John May and Arthur Bryant are the (aptly designated, since they’re not young men) Senior Detectives for the North London Peculiar Crimes Unit, a unit that “was founded, along with a handful of other specialist departments, soon after the outbreak of World War II, as part of a government initiative to ease the burden on London’s overstretched Metropolitan Police Force, by tackling high-profile cases which had the capacity to compound social problems in urban areas.”

The case confronting them in this particular instance involves a series of murders, all of which are rather bizarre in nature, some of which are seemingly impossible. The victims are people who have achieved various degrees of celebrity in various fields of endeavor. The perpetrator, according to a schoolboy witness, is a man dressed like a highwayman of old, right down to a cape and a tricorn hat. The boy claims he saw the Highwayman ride into a museum room on a black stallion, lift the first victim, a controversial artist, and dump her into the tank that’s part of her own exhibit. The problems? The Highwayman would have to be extraordinarily tall and strong to have done so, given the height of the tank. He’d also have to be capable of invisibility, since nobody else in the museum saw him or his horse enter or leave.

But the Highwayman, Bryant and May discover, is leaving behind clues. To taunt them? Because he wants to be found out?

To compound matters, he begins to make appearances around the city, vanishing before anyone can capture him, and acquires a romantic, rock-star-like aura thanks to the media and the public’s unfavorable perception of his victims. “Highwayman-mania” soon grips London.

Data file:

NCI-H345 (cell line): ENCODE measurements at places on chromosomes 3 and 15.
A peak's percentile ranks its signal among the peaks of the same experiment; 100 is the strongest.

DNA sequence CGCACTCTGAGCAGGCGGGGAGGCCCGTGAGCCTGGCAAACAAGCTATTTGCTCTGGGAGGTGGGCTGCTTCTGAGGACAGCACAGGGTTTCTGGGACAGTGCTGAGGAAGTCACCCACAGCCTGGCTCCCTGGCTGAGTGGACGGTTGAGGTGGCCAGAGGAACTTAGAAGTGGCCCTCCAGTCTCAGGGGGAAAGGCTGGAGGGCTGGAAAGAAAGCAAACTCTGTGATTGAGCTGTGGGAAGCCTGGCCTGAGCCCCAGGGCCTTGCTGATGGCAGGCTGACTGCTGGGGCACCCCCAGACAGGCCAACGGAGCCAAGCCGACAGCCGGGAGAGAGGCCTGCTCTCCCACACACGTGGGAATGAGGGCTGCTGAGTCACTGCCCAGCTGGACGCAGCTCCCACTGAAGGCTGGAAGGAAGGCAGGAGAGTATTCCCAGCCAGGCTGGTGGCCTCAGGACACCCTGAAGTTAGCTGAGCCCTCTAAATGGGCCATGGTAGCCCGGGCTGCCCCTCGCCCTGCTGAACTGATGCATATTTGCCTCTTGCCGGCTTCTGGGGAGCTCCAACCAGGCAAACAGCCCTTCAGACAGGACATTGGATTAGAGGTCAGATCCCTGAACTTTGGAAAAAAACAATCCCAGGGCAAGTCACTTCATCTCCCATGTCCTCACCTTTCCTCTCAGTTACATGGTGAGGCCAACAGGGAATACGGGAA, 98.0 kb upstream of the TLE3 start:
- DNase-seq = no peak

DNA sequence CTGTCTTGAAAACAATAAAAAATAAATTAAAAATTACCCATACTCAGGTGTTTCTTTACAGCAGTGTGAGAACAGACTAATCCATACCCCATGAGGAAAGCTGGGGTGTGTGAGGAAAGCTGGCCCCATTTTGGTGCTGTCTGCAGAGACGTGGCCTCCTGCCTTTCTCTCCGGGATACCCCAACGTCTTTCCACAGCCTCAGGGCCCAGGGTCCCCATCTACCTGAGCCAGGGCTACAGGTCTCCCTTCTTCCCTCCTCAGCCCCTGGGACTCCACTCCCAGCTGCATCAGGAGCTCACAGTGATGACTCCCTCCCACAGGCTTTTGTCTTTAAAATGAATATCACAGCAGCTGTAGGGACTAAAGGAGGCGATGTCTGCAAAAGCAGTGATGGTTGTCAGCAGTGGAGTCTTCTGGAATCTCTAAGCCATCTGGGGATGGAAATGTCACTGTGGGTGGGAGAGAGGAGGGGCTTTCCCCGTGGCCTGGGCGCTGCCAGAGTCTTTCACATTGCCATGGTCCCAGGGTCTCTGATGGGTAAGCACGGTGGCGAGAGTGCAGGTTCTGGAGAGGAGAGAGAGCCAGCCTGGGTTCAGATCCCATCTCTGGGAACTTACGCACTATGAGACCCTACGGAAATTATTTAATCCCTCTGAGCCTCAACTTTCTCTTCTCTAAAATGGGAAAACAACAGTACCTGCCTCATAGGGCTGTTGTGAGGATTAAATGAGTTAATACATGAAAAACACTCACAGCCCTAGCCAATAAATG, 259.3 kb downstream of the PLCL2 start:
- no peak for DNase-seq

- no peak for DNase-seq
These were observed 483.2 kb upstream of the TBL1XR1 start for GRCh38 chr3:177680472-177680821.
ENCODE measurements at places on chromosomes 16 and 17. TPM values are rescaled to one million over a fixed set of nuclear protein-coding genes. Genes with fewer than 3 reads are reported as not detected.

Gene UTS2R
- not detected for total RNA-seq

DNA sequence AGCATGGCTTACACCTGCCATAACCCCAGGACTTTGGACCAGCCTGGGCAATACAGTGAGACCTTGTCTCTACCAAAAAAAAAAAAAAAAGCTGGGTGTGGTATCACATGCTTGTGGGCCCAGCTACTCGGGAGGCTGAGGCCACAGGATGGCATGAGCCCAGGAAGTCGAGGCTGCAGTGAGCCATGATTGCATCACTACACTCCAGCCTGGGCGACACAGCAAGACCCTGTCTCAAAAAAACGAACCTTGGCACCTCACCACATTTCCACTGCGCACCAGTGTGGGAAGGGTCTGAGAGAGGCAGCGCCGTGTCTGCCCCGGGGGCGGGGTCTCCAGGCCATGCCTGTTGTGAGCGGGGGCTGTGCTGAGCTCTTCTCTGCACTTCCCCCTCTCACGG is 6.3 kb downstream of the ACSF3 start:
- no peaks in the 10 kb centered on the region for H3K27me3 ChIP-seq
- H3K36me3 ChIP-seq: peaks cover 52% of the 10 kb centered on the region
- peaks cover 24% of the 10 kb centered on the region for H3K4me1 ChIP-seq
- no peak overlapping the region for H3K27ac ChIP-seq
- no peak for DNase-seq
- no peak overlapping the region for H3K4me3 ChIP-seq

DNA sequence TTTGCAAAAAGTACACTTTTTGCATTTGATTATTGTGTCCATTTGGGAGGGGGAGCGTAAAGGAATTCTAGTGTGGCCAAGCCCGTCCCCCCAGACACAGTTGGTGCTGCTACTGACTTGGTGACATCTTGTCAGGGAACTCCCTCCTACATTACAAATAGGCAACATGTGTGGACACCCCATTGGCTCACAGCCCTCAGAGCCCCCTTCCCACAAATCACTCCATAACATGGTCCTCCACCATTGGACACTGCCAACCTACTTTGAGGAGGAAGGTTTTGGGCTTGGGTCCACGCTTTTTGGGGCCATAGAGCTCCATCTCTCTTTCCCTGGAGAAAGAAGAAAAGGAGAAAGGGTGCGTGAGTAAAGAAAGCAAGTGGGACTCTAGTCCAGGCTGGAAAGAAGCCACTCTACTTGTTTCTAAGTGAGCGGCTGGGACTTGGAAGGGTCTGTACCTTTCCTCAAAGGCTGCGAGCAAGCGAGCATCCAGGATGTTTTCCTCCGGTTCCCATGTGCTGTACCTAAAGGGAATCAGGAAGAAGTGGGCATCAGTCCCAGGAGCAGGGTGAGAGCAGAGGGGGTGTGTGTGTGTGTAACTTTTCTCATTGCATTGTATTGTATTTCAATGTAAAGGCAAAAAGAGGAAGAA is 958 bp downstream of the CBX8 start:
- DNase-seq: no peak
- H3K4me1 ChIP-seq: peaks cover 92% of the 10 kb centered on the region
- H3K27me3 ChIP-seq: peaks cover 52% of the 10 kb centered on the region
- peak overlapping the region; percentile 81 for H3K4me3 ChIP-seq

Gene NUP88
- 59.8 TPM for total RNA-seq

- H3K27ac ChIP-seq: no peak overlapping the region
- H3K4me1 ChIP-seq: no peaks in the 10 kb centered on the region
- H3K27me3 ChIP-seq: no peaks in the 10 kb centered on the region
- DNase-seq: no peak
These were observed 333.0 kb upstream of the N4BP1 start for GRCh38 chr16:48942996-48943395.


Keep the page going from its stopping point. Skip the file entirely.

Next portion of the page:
During the course of their investigation, Bryant and May notice similarities to an old case they’ve never been able to close: one concerning the so-called Leicester Square Vampire. It has a deeply personal resonance for them because May daughter was one of the Vampire’s victims.

Each sets out to solve the Highwayman case using his own preferred approach. May is the pragmatist and logician, Bryant the radical unhesitant about contacting psychics, self-styled mystics, or anyone else who might be useful. Besides dealing with the case, they have to contend with departmental politics. The Home Office wants to shut down the PCU on the grounds of obsolescence and recent fecklessness.

Bryant and May eventually solve the mystery, of course, but not before May’s granddaughter is imperiled as her mother was years before.

Ten Second Staircase was a disappointment, but I have only myself to blame for it being so because I had wants and expectations going into it that were unmet. When I first heard about the Bryant and May series, I had the impression they all involved impossible crimes of some sort, that they were modern adjuncts to the works of John Dickson Carr, Clayton Rawson, Hake Talbot, Paul Halter, and other masters of the miraculous, that they‘d be puzzlers oozing atmosphere. (In fact, there’s a reviewer’s blurb on Ten Second Staircase that suggests it’s a locked-room mystery.) What I got was a police procedural about outré crimes complete with social, psychological, and philosophical observations over 464 pages, which is overlong for a mystery.

Apart from its length, the book contains more than a few abstract conversations that are often hard to follow. The characters, despite their quirks, are mostly flat, mere names instead of people who get up off the page and strut their stuff. For all that, Fowler’s style is literate and presumes an intelligent reader. It’s this quality that may eventually prompt me to read another—coupled with the assurance of someone I trust that there’s at least one legitimate locked-room whodunit/howdunit in the series. I can’t resist ’em!

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